But what’s so fascinating about Deuteronomy is that Moses knows he’s going to die, and this is his “curtain call.” He is LITERALLY standing on the edge of the land of Canaan, the “Promised Land,” and Israel is about to enter.

But not him.

Because of a lack of judgment, a bad decision, etc., Moses will not be entering in with the people. God has told him that he will die on the border.

I try to put myself in Moses’ shoes: I’d be so angry and hurt. Faithful for how long: 40 years? 50?

Confronting Pharaoh, THE leader of THE super power…

Leading people out of slavery with no plan or map except YHWH will go with us…

Adminstering justice to an entire people…

Navigating years in the wilderness…

But God says, “no.”

To my mind, this simply isn’t fair.

My world doesn’t work this way.

I wonder if Moses railed against God. I wonder if he second guessed him. I wonder if he went to Lifeway and bought books about discerning God’s will because, “This just doesn’t make any sense.”

I wonder if decided (a la the prosperity gospel) that he just didn’t have enough faith. Did he send some money to Osteen to show that he really did believe?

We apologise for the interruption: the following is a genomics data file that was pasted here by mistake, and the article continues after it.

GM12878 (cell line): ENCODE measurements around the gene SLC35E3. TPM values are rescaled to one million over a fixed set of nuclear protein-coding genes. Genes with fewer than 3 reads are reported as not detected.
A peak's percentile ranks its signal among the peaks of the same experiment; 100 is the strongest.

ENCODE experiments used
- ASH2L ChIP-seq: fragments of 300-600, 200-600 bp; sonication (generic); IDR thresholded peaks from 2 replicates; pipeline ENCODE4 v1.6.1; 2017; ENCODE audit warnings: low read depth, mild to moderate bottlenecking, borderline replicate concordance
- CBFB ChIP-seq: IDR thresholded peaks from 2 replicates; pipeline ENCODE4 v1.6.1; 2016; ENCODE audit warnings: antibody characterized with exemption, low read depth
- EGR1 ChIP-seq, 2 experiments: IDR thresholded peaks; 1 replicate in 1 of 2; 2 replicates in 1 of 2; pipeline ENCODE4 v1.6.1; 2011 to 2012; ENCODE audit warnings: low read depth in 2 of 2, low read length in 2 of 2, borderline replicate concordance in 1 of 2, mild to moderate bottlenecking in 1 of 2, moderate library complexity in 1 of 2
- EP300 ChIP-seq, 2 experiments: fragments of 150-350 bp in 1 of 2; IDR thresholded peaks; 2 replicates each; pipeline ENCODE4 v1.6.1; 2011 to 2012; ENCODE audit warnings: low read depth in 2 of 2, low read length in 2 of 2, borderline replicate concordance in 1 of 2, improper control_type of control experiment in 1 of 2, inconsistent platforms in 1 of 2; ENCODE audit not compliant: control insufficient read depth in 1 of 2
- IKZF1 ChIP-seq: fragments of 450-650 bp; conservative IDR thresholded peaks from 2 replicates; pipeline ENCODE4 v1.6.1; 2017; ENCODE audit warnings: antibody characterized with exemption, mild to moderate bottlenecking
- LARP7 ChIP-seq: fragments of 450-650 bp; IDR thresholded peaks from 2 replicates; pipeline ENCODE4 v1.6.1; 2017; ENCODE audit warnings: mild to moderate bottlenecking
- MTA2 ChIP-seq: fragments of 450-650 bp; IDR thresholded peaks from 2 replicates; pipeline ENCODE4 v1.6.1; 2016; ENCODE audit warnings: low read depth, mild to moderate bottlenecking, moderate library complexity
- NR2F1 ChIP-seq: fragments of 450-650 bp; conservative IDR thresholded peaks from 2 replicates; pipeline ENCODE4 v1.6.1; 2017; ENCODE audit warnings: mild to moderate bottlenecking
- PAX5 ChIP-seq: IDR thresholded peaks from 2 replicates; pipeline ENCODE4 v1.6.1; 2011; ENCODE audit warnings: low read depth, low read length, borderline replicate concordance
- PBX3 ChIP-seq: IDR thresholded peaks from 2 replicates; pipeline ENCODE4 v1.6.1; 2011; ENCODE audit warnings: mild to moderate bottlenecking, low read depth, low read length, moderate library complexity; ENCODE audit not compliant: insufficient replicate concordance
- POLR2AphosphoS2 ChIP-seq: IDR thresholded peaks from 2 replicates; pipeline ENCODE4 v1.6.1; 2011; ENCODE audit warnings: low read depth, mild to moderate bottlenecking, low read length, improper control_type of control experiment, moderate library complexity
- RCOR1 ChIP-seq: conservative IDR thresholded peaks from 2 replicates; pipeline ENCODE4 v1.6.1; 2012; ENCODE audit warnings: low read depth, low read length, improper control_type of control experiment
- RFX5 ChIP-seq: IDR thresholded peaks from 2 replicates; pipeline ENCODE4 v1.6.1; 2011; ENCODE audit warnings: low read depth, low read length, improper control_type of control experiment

I guess not.

In what’s one of the most amazing passages in the Bible, God guides Moses up the mountain and he gets a vision of “the whole land” that Israel will possess.

(Israel doesn’t even get this vision of the whole land; human perspective doesn’t allow for that.)

But then Moses—in defiance of our “bigger and better ministry”; the prosperity gospel; the idea that we always see the trend line go up and to the right—lays down and dies.

He is “gathered to his ancestors”. (What a beautiful phrase.)

Moses’ acceptance and submission of his reality is an amazing challenge to me. I think of how much I am attached too, the results that I think I “must” have.

The story of Moses reminds me that I may not see the end of many (any?) of the stories I write. And that’s okay.

PS Deuteronomy 34 tells us that the LORD—YHWH himself—buries Moses. What a statement of intimacy and friendship!

I guess in the end, Moses doesn’t get to see the “mission” completed, but the relationship he has with his God stays intact and thriving to the very end.

Words, Pt. 3: “Confess”

In a way, “confess” isn’t all that difficult to understand. At its heart, it simply means to agree with. 

Put into a spiritual (Christian) setting, it most often has to do with our brokenness, our limitations, our “sin.”

If we confess our sin, he is faithful and just an will forgive us our sins and purify us from all unrighteousness. (1 John 1:9)

On the surface, this all seems fairly straightforward.

However, if you delve just a little bit deeper into the human psyche and our spirituality, a deeper and fuller implication of “confess” begins to emerge.